Brazil's far-right president sends army into city to fight crime

Brazil's far-right president sends army into city to fight crime

Brazilian President Jair Bolsonaro, who was sworn in earlier in January, expressed concern about the recent drills carried out by Russian combat planes in Venezuela.

Brazilian President Jair Bolsonaro expressed doubts on Friday over the merger between Brazilian aviation company Embraer and US company Boeing, which has been in talks since a year ago, Xinhua reports.

With this decision, one that raised a huge storm in Brazil and sparked fears of environmental catastrophe, Bolsonaro also included an executive order that allows the Office of Secretary of State military General Carlos Alberto dos Santos Kruz to coordinate and monitor the activities and actions of global organizations and non-governmental organizations in the national territory.

Bolsonaro, who took power on Tuesday, said that Russia's support of President Nicolas Maduro's "dictatorship" in neighbouring Venezuela had significantly ramped up tensions in the region and was a worrying development.

On Friday, asked by journalists in Brasilia about his openness to hosting a USA base, Bolsonaro said: "I have the American people as a friend".

American military base in Brazil?

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Bolsonaro also did not rule out that his country might sign military cooperation deals with the United States. During part of the war, the Brazilian costal town had one of was the busiest airports in the world.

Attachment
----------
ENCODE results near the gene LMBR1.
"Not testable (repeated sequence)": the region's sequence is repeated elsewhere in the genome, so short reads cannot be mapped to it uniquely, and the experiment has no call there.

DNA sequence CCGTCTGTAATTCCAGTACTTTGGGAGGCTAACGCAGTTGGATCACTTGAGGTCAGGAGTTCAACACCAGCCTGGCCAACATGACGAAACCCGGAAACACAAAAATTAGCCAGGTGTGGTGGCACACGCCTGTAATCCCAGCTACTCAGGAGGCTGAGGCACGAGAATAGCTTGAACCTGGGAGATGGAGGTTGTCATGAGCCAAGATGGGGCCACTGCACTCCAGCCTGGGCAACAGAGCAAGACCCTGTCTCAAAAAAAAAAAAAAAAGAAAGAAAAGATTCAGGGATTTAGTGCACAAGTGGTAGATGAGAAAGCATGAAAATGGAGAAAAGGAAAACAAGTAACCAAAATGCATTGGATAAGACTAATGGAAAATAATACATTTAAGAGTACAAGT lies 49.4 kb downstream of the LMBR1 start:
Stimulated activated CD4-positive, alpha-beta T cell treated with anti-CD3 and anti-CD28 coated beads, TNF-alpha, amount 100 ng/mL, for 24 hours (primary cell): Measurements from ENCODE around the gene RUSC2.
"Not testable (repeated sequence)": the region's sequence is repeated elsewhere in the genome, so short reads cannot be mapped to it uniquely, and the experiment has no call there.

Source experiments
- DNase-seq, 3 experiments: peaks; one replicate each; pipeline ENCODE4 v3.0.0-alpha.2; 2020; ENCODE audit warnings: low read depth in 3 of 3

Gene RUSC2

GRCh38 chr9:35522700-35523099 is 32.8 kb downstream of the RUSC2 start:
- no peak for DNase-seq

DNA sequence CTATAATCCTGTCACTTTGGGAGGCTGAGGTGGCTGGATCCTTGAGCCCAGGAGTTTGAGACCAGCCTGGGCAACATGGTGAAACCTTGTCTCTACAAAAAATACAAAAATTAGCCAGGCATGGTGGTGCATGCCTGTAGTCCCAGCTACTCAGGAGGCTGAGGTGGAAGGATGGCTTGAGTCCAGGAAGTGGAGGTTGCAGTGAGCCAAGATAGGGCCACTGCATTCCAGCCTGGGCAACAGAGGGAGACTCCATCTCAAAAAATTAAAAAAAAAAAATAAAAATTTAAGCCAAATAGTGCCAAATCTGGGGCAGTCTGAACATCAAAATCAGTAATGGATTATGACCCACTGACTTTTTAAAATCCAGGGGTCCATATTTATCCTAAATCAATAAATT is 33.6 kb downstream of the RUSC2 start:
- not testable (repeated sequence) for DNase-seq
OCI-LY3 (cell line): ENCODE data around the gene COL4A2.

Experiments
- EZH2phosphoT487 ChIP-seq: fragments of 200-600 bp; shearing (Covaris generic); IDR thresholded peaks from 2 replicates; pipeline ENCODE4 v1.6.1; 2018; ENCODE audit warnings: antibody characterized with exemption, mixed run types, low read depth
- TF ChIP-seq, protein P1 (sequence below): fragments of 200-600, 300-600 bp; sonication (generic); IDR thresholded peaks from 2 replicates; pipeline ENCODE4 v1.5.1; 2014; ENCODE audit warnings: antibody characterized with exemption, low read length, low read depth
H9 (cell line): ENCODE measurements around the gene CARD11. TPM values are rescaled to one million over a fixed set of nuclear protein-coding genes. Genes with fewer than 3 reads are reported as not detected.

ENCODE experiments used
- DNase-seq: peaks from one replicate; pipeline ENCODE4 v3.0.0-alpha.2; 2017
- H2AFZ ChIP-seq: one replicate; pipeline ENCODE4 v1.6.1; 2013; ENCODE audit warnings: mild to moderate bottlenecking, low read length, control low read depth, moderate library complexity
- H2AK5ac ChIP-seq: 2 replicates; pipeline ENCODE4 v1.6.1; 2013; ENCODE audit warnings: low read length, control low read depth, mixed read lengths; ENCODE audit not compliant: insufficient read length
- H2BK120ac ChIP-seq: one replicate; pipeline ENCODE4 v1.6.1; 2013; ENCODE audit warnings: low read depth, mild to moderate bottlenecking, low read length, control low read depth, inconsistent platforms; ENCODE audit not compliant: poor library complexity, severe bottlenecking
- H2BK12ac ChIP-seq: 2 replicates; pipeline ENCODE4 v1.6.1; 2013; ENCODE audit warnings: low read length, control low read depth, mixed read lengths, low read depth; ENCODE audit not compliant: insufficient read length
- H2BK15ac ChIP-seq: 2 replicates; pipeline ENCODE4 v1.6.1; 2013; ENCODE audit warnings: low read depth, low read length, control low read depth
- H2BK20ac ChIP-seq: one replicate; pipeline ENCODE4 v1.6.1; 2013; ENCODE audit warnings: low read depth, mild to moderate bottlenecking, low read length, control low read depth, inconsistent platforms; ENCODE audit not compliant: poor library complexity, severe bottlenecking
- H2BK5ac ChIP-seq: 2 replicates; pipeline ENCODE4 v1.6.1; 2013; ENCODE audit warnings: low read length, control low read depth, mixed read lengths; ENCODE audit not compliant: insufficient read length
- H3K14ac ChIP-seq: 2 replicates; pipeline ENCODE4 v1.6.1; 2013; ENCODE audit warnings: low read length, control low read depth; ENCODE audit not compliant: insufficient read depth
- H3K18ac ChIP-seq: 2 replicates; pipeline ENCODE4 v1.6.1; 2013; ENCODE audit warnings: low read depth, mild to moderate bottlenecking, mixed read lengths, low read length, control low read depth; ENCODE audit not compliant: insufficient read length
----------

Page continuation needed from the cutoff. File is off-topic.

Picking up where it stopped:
Bolsonaro's economic team has promised to liberalize Brazil's hidebound economy, rid the country of "socialism", and enact conservative social measures in areas like education.

"We have a long cooperation, especially with the DEA (Drug Enforcement Administration)". Notably, populist sentiments voiced by the right-wing Brazilian president have been compared to statements of US President Donald Trump, which prompted media to call Bolsonaro the "Trump of the Tropics". Ji Bingxuan is the vice-president of the National Popular Assembly Committee and attended Bolsonaro's inauguration ceremony two years ago.

In an apparent reference to gun control, he said: "Good citizens deserve the means to defend themselves".

Much of that task falls to Brazilian Minister of Justice Sergio Moro, a former star judge who headed up Operation Car Wash, an investigation into Brazil's biggest-ever corruption scandal. Last year, almost 64,000 were killed, many from firearms. About in foreign policy.

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